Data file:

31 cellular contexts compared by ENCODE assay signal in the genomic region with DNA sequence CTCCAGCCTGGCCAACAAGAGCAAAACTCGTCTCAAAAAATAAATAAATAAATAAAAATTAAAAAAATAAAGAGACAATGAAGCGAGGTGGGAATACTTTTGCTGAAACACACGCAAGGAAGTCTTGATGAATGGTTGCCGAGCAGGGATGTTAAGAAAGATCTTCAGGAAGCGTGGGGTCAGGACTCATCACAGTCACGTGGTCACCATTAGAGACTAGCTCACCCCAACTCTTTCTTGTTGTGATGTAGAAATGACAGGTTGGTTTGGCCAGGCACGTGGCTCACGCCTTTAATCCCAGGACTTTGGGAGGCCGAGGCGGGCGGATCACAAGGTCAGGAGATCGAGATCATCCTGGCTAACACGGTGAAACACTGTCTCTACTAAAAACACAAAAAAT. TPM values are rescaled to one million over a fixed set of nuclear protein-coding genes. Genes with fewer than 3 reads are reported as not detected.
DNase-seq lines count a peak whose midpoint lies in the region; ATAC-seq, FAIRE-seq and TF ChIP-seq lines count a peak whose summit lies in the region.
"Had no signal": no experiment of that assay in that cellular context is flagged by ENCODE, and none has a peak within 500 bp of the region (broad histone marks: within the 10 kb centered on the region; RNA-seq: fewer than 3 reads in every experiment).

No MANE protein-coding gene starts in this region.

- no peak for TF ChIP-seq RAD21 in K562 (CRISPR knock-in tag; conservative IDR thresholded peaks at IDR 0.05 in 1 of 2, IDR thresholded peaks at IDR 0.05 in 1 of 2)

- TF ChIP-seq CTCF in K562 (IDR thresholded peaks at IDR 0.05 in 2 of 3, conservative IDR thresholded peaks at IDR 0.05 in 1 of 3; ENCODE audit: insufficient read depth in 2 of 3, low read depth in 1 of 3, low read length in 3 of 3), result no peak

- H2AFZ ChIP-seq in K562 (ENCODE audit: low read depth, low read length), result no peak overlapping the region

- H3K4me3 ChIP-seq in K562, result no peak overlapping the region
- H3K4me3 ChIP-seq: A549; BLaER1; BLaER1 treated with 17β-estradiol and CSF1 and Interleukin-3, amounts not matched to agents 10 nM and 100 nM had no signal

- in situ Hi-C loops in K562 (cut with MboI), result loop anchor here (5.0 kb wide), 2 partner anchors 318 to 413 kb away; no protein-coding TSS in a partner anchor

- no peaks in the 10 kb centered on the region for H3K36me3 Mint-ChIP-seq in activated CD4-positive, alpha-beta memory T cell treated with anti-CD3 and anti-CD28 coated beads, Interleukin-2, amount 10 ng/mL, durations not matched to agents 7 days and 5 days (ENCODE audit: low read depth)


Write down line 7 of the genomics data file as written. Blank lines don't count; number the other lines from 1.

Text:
- H2AFZ ChIP-seq in K562 (ENCODE audit: low read depth, low read length), result no peak overlapping the region